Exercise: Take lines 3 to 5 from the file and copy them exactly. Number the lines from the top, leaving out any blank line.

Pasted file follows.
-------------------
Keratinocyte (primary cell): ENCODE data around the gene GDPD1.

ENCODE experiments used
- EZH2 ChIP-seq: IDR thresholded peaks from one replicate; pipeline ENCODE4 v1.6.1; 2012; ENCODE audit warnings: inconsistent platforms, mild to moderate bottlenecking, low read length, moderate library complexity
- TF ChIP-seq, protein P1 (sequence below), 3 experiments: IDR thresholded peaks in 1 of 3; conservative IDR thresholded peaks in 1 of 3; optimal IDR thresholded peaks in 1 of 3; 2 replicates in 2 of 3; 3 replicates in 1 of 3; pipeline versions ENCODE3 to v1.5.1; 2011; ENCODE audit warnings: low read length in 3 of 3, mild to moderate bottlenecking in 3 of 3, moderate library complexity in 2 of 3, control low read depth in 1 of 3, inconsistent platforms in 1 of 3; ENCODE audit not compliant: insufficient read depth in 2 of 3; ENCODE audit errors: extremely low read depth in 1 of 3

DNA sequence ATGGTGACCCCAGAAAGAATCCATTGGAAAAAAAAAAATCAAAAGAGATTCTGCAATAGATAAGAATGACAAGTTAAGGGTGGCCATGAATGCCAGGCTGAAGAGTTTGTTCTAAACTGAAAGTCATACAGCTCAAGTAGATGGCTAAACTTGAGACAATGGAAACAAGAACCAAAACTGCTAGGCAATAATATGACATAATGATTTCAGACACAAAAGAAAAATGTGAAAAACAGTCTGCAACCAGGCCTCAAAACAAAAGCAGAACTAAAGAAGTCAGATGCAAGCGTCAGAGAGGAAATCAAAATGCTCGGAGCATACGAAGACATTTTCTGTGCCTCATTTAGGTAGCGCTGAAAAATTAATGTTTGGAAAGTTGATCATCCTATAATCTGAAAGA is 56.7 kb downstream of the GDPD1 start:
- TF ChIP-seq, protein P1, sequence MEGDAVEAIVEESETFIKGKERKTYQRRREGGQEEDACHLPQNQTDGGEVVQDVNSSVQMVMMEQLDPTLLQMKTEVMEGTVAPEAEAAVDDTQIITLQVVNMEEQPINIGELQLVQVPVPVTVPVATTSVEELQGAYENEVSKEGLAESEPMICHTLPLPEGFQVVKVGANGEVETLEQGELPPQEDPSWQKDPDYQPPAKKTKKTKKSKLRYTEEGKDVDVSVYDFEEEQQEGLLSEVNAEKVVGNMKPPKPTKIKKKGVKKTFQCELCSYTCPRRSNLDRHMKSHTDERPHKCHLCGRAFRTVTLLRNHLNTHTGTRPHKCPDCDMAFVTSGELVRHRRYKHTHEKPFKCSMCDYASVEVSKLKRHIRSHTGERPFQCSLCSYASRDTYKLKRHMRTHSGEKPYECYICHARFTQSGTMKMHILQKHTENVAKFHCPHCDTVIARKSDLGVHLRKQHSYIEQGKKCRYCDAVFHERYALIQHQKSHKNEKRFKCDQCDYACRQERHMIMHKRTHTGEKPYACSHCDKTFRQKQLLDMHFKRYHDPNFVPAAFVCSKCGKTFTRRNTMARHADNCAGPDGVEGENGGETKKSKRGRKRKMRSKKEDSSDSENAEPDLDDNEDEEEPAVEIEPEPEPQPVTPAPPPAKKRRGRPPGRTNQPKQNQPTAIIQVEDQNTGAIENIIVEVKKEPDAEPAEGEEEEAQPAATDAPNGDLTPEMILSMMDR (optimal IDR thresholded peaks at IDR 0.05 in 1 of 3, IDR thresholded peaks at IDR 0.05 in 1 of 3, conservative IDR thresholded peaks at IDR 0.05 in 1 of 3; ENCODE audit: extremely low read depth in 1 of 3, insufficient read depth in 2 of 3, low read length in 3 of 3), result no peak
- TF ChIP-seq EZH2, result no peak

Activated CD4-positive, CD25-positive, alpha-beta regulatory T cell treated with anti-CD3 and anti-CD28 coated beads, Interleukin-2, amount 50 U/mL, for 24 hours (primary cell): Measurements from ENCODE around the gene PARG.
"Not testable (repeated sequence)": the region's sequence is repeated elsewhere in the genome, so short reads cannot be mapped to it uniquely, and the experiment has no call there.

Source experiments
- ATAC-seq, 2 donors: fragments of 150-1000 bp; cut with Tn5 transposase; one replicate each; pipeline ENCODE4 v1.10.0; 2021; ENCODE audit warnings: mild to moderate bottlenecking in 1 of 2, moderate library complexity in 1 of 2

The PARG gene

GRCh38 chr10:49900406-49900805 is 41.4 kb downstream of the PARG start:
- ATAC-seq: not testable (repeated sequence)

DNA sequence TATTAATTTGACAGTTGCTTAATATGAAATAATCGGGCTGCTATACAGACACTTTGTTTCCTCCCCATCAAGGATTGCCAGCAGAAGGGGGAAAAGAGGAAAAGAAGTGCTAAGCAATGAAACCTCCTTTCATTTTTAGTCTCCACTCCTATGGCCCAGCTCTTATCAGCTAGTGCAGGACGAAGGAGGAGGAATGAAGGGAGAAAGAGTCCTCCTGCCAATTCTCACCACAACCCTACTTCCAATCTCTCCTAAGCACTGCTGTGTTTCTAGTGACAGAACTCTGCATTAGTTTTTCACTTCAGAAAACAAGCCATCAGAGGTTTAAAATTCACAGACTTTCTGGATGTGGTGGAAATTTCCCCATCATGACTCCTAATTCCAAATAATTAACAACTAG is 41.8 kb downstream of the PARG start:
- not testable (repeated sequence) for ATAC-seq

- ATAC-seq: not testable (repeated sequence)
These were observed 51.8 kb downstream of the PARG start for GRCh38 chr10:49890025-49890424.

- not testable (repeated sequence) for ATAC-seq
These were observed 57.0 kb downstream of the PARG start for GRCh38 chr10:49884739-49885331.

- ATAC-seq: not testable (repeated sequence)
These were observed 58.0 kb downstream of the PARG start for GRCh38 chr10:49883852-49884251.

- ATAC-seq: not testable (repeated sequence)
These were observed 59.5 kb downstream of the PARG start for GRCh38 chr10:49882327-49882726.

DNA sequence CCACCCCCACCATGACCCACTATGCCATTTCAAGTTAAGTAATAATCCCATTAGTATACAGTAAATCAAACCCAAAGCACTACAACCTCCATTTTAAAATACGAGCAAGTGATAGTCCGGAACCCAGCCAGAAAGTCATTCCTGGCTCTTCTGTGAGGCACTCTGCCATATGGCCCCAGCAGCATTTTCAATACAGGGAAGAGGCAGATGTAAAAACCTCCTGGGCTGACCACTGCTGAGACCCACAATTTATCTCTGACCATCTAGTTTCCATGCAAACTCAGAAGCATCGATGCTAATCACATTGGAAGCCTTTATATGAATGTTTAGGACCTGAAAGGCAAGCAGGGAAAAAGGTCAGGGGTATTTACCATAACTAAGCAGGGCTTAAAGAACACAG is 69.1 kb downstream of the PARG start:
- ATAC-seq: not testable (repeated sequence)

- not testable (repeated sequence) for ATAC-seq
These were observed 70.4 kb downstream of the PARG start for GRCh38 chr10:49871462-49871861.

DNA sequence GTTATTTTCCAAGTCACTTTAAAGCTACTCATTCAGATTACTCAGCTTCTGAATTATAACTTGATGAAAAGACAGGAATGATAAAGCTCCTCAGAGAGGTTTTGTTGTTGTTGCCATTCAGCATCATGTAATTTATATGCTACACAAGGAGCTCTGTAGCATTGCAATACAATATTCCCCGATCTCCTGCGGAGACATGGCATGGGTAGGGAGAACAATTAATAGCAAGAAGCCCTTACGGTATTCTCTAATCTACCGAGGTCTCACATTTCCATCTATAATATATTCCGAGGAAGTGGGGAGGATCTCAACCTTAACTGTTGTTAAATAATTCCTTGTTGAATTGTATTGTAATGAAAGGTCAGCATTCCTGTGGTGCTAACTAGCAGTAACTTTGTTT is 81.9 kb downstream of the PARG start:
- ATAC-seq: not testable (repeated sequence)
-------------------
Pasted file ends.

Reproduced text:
- EZH2 ChIP-seq: IDR thresholded peaks from one replicate; pipeline ENCODE4 v1.6.1; 2012; ENCODE audit warnings: inconsistent platforms, mild to moderate bottlenecking, low read length, moderate library complexity
- TF ChIP-seq, protein P1 (sequence below), 3 experiments: IDR thresholded peaks in 1 of 3; conservative IDR thresholded peaks in 1 of 3; optimal IDR thresholded peaks in 1 of 3; 2 replicates in 2 of 3; 3 replicates in 1 of 3; pipeline versions ENCODE3 to v1.5.1; 2011; ENCODE audit warnings: low read length in 3 of 3, mild to moderate bottlenecking in 3 of 3, moderate library complexity in 2 of 3, control low read depth in 1 of 3, inconsistent platforms in 1 of 3; ENCODE audit not compliant: insufficient read depth in 2 of 3; ENCODE audit errors: extremely low read depth in 1 of 3

DNA sequence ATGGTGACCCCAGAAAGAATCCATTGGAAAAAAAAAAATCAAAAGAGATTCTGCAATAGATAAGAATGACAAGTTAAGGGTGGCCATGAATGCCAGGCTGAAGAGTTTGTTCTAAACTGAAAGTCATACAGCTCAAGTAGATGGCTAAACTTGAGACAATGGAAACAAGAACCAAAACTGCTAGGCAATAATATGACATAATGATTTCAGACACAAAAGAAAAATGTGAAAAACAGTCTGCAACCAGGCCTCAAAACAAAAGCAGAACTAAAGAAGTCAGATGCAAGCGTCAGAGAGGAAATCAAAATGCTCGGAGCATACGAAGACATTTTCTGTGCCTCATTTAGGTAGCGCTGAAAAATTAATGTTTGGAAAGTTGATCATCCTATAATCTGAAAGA is 56.7 kb downstream of the GDPD1 start: